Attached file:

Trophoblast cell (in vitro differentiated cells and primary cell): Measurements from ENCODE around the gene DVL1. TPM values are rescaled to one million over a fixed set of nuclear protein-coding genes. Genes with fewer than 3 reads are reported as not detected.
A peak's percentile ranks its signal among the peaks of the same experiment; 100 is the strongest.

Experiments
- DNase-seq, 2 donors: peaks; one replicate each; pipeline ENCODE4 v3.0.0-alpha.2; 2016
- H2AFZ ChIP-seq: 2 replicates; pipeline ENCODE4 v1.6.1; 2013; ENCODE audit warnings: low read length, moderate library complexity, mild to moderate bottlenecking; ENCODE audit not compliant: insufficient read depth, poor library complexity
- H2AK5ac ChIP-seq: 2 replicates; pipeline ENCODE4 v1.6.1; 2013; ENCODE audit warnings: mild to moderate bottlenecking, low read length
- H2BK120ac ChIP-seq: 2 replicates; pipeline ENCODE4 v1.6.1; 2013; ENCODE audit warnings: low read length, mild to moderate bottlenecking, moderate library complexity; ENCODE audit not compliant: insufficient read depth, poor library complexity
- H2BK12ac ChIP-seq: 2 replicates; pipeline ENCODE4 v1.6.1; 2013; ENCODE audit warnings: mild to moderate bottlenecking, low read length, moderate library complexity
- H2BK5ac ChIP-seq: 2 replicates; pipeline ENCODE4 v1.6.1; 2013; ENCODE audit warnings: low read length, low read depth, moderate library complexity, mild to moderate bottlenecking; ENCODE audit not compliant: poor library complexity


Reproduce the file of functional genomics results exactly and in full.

Trophoblast cell (in vitro differentiated cells and primary cell): Measurements from ENCODE around the gene DVL1. TPM values are rescaled to one million over a fixed set of nuclear protein-coding genes. Genes with fewer than 3 reads are reported as not detected.
A peak's percentile ranks its signal among the peaks of the same experiment; 100 is the strongest.

Experiments
- DNase-seq, 2 donors: peaks; one replicate each; pipeline ENCODE4 v3.0.0-alpha.2; 2016
- H2AFZ ChIP-seq: 2 replicates; pipeline ENCODE4 v1.6.1; 2013; ENCODE audit warnings: low read length, moderate library complexity, mild to moderate bottlenecking; ENCODE audit not compliant: insufficient read depth, poor library complexity
- H2AK5ac ChIP-seq: 2 replicates; pipeline ENCODE4 v1.6.1; 2013; ENCODE audit warnings: mild to moderate bottlenecking, low read length
- H2BK120ac ChIP-seq: 2 replicates; pipeline ENCODE4 v1.6.1; 2013; ENCODE audit warnings: low read length, mild to moderate bottlenecking, moderate library complexity; ENCODE audit not compliant: insufficient read depth, poor library complexity
- H2BK12ac ChIP-seq: 2 replicates; pipeline ENCODE4 v1.6.1; 2013; ENCODE audit warnings: mild to moderate bottlenecking, low read length, moderate library complexity
- H2BK5ac ChIP-seq: 2 replicates; pipeline ENCODE4 v1.6.1; 2013; ENCODE audit warnings: low read length, low read depth, moderate library complexity, mild to moderate bottlenecking; ENCODE audit not compliant: poor library complexity